Caution!! This is the part of the movie where I wasn't paying too much attention to-----first off before you go ape shit with the slide hammer you need to really take a good look at the position of the 2 blades/vanes, the position of the 4 long skinny pieces of black fiberglass/carbon(?) that fit into the the spaces on either side of the vanes and the 4 slightly crescant shaped pieces of f-glass/carbon that go on both ends of that vane cavity. The reason I say this is because (as you'll see) the 4 long fiberglass pieces are not perfectly rectangled, but have a slight angle on them as well as a slightly curved/eased edge. When you use the slide hammer (and the blades are in a position where they can move around very freely in that cavity---bad) they'll bounce around, and then out. I finally realized this when I was trying to reassemble everything---there's nothing on the 'Net that shows a picture---so I had to guess. Unfortunately I did not guess correctly, but I'll tell you about that later;
(In retropect after looking at this picture a bit better, I can see that the 3 armed hooks on the slide hammer seem like they could easily damage the Torrington bearing when I pulled off the rear cover. As you can see they sit perfectly on the rim of the bearing cage---ungood...........
7). Ok now, I've cleaned out the housing and the shaft and everything else I could. Unlike a lot of people I did not find a whole lot of carbon build-up inside mine....which tells me that it very well might not be the original unit. The nice condition of the Ford tag on the outside of the pump body may be a clue also.
As you can also see in the following pics I went against everything I read (too late of course) and lubed up all 6 bearings as well as some of the mating surfaces. This may come back to haunt me at a later date so I'll apprise everyone of what happens later;
(Here's one of the 4 small crescent-shaped pieces that slide down the metal slot guide things. You'll need to put 2 of them in first (one in each slot) and then install the 4 long skinny pieces along with the vanes. After you do that you can put in the upper 2 crescent pieces before re0installing the rear bearing holder and the bearing assembly;
Here's one of the vanes floating inside after the clean and lube. I'll be honest with you all, I had a hell of a time getting both of the vanes, the 4 long skinny pieces, the 4 small crescent shaped pieces and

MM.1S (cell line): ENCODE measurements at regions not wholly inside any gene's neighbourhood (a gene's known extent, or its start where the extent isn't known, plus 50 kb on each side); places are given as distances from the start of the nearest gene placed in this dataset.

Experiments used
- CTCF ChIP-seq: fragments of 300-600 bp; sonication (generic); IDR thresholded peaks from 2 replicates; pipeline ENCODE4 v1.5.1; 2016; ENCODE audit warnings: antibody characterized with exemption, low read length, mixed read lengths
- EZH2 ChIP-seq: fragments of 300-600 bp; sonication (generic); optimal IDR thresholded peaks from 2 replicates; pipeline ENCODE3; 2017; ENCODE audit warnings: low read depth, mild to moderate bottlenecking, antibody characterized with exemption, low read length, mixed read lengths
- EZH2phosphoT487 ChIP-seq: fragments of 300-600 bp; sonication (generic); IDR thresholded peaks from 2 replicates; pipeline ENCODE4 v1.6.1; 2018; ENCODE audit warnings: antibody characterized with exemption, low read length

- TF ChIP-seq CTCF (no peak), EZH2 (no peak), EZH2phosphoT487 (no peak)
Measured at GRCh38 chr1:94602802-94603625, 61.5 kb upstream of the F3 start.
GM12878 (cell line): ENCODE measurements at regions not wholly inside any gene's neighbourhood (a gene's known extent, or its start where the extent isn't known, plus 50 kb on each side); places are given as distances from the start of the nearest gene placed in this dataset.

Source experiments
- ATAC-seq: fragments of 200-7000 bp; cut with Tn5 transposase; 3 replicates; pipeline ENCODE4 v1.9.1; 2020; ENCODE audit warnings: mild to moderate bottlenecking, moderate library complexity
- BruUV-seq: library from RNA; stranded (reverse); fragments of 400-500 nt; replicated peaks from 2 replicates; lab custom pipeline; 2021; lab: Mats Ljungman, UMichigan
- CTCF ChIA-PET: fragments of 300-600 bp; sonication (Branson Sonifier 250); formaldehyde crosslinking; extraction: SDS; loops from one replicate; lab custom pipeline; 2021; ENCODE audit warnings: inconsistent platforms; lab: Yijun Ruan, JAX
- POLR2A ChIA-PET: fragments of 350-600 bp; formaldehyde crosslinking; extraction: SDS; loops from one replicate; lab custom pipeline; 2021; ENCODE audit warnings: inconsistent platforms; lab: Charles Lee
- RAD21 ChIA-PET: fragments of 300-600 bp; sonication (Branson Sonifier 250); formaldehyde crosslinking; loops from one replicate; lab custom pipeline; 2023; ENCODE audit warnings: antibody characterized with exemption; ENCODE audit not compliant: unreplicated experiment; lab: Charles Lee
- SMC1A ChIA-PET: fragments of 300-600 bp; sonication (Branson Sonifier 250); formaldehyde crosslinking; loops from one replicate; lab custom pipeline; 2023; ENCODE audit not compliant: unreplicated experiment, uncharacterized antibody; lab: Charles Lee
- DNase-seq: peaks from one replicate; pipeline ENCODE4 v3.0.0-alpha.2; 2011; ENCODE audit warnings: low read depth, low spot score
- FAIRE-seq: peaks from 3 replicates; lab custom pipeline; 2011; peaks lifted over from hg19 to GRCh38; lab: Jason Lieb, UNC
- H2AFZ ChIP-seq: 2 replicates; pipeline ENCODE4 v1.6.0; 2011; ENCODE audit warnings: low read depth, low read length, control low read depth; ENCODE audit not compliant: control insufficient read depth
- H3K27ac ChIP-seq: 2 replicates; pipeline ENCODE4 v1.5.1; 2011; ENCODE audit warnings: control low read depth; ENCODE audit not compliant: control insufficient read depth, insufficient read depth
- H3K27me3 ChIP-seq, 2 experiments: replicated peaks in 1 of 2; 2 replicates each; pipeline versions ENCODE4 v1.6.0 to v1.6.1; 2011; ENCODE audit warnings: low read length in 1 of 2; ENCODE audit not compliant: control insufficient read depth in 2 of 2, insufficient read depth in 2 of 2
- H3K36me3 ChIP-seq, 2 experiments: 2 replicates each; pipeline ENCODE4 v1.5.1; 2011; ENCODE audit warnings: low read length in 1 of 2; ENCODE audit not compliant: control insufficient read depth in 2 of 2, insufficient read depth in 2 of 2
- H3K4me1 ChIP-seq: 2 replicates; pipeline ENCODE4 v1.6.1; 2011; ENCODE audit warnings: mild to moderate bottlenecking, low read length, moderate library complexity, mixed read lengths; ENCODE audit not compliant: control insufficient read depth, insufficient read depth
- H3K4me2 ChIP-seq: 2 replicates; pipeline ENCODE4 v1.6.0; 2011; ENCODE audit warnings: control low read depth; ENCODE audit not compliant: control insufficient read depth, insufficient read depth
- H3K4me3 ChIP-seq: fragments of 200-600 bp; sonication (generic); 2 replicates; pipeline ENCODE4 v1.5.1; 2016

the friggen 2 metal spring things all lined up so that I could not only re-install the rear bearing and cover but slide the 'axle' shaft and rear cover back onto the body without everything bouncing around and falling out of place. Hmmm, just try and take your time and maybe have someone give you a hand at this point;
Here's one of the 4 small pieces being pushed downwards. Remember, 2 at the bottom, 2 at the top over the long ones'
(Here's a couple of pics of one of the 4 long skinny pieces. As you can see they have an intersting shape, flat on three sides but curved on the fourth----and like the idiot I am I did not pay attention as to their proper position. So again, have someone help you out and take notes);
(I highly doubt that these are in the right position);
(So I moved them around. You'll also see one of the 2 springs about to be inserted. Again I didn't notice it's original orientation so I just guessed which side to put them in. Crap. Oh yeah, I haven't a clue why there are not 4 springs instead of two. Crap again);
(Here's a pic right before I aligned everything up the best I could and re-installed the rear cover);
Here's the rear bearing carrier and bearing about to be re-installed. I used a rubber mallet and just tapped it down gently (after I lightly sanded the mating surfaces and applied a thin layer of grease on it) You need to get this piece fully down flush with the body housing;
Rear cover re-installed;
And the pulley holder back on as well. Make sure you don't press this on too far as it could hit the pump body. I think I left about 3/32" clearance;